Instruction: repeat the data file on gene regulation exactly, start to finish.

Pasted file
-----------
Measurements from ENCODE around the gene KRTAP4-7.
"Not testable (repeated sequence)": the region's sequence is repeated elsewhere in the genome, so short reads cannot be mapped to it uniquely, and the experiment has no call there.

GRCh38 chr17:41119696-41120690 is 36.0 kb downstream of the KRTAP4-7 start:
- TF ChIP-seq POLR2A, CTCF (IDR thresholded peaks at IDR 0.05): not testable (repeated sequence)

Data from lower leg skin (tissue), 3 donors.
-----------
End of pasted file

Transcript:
Measurements from ENCODE around the gene KRTAP4-7.
"Not testable (repeated sequence)": the region's sequence is repeated elsewhere in the genome, so short reads cannot be mapped to it uniquely, and the experiment has no call there.

GRCh38 chr17:41119696-41120690 is 36.0 kb downstream of the KRTAP4-7 start:
- TF ChIP-seq POLR2A, CTCF (IDR thresholded peaks at IDR 0.05): not testable (repeated sequence)

Data from lower leg skin (tissue), 3 donors.